Part Two: Opinion. Is DeSantis the new Millie Rutherford?
On October 7, 1919, in Atlanta, Georgia, a committee led by an invited speaker, Miss Mildred “Millie” L. Rutherford, met to discuss how Southern history should be, “correctly taught in our school.”
Born into a wealthy slave-owning family in 1851, a devout Christian and a white supremacist, Millie was a Southern school teacher, who dedicated her life to perpetuating the Lost Cause Mythology. The Lost Cause was a historical revisionist campaign that presented the Civil War from white southern Confederate sympathizers’ point of view. She held strong pro-Confederacy, proslavery views and opposed women’s suffrage.
Rutherford, who became the principal of a female academy in Athens, Georgia led the effort to purge Southern school textbooks of “Yankee” sentiment.
Millie knew if she was going to change people’s perception of the Civil War, Slavery, and the Confederacy, she needed to start with school children and the culture that surrounds them.
Rutherford sent hundreds of women into classrooms and school offices to make sure their truth remained unqualified into the next generation. They came armed with her pamphlet, A Measuring Rod to Test Textbooks. It provided a handy checklist to help them define and defend Confederate orthodoxy. Here is a list of what was and was not acceptable for school children to learn:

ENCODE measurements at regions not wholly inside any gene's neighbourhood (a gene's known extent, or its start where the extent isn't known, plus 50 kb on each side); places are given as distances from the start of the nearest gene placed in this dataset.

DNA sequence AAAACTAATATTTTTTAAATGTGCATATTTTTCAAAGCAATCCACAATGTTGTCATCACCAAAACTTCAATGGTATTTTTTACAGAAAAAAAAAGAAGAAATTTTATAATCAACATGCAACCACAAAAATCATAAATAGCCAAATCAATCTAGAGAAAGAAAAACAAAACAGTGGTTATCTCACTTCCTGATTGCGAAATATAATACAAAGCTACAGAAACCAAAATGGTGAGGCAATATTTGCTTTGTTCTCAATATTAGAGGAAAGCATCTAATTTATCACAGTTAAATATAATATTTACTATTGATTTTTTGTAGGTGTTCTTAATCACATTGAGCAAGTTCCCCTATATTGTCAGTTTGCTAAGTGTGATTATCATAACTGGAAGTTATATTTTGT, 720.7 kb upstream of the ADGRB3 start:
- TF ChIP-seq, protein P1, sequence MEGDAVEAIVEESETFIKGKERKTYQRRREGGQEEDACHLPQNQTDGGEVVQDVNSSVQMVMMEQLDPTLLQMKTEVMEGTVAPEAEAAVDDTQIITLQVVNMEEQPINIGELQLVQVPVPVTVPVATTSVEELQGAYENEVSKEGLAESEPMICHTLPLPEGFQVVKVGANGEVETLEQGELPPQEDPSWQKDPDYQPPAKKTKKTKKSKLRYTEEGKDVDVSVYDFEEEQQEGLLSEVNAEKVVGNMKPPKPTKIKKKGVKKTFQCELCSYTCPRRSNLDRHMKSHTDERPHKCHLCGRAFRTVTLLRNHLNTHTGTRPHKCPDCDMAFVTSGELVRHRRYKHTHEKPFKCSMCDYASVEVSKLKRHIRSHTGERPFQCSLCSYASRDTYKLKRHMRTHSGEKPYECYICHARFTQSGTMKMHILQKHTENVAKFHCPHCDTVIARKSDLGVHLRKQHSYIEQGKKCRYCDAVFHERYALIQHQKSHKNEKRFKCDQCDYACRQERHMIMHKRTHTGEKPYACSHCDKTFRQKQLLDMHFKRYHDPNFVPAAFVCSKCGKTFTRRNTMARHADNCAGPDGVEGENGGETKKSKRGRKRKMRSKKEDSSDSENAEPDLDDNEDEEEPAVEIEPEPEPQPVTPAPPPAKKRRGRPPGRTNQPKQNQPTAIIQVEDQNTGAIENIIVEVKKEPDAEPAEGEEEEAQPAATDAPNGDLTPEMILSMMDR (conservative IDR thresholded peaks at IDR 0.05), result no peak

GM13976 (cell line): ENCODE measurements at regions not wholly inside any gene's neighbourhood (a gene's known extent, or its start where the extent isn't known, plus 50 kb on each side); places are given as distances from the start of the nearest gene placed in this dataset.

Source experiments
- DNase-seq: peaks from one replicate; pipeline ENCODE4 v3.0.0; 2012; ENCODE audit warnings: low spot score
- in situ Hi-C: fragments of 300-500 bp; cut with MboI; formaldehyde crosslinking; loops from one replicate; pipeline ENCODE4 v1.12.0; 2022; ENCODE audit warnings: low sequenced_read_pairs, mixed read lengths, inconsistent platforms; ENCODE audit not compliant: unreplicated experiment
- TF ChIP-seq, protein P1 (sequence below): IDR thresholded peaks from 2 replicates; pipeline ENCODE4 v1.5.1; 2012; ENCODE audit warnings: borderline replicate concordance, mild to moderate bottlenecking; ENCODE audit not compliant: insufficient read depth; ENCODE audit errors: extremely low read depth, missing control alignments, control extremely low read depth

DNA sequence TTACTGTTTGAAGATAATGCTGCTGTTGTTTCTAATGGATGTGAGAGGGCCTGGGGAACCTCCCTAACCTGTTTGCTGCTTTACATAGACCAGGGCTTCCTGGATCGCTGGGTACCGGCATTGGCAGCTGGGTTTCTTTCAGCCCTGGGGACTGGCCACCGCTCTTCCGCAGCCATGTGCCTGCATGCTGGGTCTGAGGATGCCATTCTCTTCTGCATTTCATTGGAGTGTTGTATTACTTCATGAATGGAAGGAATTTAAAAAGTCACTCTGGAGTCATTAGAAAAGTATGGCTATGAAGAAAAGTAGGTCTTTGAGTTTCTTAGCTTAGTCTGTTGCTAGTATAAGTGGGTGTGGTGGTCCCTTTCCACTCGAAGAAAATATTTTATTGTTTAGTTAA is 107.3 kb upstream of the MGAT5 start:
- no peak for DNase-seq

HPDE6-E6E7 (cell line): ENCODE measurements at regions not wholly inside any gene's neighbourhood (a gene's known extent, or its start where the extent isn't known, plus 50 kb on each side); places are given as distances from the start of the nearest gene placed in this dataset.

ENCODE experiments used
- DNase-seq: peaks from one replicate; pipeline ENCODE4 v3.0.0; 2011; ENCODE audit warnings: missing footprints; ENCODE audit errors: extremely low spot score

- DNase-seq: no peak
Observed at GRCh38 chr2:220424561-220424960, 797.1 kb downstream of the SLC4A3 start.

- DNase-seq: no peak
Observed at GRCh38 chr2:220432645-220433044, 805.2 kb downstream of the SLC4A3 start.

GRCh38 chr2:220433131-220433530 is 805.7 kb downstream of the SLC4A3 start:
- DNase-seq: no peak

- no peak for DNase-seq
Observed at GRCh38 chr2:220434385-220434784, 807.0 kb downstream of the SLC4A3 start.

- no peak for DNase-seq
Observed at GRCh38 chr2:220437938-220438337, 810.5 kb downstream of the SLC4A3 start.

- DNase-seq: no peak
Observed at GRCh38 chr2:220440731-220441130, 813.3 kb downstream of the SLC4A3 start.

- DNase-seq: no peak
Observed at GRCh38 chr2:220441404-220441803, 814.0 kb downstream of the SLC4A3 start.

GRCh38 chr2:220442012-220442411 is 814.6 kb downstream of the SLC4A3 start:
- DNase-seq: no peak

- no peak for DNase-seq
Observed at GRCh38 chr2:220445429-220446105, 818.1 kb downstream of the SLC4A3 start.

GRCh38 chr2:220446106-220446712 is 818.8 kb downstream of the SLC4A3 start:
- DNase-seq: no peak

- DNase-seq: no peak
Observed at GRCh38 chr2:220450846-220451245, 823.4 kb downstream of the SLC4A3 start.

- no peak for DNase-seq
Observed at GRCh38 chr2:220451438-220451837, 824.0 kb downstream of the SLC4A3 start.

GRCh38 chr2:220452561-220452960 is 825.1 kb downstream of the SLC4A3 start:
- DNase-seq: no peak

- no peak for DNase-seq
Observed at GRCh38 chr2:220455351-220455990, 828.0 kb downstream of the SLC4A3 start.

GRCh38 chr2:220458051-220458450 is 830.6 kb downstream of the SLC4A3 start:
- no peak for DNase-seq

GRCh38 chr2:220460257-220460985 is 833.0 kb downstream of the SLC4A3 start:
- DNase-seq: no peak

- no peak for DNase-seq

Reject a book that calls the Confederate soldier a traitor or rebel, and the war a rebellion.
Reject a book that says the South fought to hold her slaves.
Reject a book that speaks of the slaveholder of the South as cruel and unjust to his slaves.
Reject a textbook that glorifies Abraham Lincoln and vilifies Jefferson Davis, unless a truthful cause can be found for such glorification and vilification before 1865.
Some book companies issued so-called mint julep editions to satisfy the Southern market, expunging words such as treason and rebellion. But Rutherford and her aides found that many districts continued to use “Yankee” versions, which included the hated language of shared valor and responsibility.
The eventual desegregation of textbooks was led by the civil rights movement and the court-ordered desegregation of Southern schools led to. By the 1980s, black heroes such as Frederick Douglass began to populate Southern textbooks, and Mildred Rutherford’s pro-Confederate doctrine had largely disappeared. But it still seeps in now and again.
Until her death in 1928, Rutherford insisted that Lee was not guilty of treason; the real traitors were the Yankees.
Source: Jonathan Zimmerman, who teaches education and history at the University of Pennsylvania. He is the author of Whose America? Culture Wars in the Public Schools, which chronicles controversies over school history since the 1890s.